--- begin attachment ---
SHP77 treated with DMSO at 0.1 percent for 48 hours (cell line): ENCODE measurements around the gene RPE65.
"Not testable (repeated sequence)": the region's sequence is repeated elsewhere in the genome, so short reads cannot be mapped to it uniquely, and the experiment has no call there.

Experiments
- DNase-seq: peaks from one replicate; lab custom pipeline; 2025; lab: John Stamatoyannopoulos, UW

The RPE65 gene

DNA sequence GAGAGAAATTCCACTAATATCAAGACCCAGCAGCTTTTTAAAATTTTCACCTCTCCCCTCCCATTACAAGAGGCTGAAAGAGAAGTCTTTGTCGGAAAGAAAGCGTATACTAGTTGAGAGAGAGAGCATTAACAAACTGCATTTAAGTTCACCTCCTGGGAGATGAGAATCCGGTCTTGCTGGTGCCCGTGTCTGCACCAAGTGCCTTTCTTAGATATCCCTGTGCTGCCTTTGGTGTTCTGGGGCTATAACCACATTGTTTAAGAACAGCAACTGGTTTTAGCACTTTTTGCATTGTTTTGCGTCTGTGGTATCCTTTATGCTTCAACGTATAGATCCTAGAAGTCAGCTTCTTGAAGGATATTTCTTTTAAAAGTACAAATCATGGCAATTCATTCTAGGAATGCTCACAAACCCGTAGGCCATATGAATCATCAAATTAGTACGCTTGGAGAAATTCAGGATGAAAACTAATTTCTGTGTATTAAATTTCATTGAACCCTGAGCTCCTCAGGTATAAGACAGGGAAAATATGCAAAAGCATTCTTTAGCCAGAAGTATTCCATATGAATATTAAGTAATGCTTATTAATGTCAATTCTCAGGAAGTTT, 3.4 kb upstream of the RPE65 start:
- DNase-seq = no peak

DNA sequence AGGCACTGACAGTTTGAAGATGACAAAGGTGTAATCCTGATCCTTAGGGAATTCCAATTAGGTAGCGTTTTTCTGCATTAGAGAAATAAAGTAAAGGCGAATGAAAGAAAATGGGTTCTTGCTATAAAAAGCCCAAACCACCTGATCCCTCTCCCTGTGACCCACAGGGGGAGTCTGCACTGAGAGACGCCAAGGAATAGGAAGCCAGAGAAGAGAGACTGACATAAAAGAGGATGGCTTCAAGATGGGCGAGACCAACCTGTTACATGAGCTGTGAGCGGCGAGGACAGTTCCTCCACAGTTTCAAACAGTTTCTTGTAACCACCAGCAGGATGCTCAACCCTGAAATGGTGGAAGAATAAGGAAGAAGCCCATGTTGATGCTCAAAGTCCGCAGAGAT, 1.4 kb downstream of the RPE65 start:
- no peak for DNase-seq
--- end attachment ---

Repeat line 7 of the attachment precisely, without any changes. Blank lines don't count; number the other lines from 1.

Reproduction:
- DNase-seq = no peak